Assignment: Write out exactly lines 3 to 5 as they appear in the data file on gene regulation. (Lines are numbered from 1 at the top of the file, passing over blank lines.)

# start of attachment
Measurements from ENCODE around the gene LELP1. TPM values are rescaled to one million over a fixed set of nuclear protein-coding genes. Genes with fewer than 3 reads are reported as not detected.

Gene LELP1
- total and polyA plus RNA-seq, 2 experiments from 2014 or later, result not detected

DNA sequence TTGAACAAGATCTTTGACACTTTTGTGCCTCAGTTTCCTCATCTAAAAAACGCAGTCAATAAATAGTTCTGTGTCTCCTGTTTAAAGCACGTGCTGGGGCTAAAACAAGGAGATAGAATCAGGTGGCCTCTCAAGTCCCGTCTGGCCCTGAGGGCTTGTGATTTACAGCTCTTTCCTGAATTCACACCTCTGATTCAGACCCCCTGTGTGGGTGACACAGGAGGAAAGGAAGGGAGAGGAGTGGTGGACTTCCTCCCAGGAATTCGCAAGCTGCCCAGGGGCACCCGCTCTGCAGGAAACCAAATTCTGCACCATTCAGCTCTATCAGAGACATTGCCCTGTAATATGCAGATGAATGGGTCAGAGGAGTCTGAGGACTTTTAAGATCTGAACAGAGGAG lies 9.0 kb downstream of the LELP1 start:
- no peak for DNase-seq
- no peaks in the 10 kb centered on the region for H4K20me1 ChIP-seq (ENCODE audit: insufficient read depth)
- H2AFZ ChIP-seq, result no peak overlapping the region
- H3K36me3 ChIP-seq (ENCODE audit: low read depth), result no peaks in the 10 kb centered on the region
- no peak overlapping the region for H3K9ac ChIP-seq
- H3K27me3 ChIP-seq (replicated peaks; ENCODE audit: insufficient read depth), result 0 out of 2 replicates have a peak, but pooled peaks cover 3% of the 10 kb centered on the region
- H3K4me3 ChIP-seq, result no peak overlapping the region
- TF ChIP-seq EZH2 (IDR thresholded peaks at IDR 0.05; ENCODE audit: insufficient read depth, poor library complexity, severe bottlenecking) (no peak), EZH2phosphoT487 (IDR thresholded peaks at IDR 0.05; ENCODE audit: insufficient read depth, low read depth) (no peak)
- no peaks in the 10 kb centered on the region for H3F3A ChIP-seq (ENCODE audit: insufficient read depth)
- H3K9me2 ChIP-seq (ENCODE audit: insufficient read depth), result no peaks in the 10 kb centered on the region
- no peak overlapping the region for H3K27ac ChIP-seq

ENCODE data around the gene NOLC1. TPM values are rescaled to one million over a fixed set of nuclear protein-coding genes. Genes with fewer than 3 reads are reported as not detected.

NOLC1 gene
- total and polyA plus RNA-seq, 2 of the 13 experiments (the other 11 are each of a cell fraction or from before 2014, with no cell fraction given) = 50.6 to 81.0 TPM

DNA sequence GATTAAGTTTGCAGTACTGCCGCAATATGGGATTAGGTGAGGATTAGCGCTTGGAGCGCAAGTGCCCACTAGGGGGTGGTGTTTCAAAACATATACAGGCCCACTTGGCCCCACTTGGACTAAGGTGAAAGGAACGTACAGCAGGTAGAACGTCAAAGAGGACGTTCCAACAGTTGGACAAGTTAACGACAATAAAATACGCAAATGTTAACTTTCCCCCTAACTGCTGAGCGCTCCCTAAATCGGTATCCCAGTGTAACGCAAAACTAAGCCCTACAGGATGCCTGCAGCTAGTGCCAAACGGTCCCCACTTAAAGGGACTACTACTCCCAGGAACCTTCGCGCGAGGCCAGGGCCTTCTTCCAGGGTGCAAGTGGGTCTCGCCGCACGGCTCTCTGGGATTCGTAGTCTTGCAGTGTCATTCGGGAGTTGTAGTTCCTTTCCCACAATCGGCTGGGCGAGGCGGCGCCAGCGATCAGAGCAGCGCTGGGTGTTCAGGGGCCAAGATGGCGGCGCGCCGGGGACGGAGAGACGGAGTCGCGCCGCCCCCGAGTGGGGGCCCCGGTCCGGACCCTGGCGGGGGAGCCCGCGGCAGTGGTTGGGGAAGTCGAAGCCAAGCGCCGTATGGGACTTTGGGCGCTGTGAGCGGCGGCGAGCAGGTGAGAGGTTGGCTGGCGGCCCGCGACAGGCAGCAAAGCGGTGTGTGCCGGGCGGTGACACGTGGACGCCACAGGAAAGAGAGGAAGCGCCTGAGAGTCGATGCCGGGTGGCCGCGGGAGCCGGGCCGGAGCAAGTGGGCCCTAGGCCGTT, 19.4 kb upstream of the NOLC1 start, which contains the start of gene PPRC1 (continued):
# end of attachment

- total and polyA plus RNA-seq, 2 experiments from 2014 or later, result not detected

DNA sequence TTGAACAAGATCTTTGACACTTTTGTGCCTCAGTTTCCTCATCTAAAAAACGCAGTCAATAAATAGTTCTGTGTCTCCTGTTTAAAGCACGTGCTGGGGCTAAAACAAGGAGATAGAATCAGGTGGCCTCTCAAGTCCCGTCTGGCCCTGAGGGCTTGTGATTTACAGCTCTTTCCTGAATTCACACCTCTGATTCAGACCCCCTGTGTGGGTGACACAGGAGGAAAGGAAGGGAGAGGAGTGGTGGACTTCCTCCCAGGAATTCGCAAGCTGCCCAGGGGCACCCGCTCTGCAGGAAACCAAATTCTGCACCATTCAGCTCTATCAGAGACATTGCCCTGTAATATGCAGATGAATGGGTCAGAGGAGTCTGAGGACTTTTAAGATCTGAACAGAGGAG lies 9.0 kb downstream of the LELP1 start:
- no peak for DNase-seq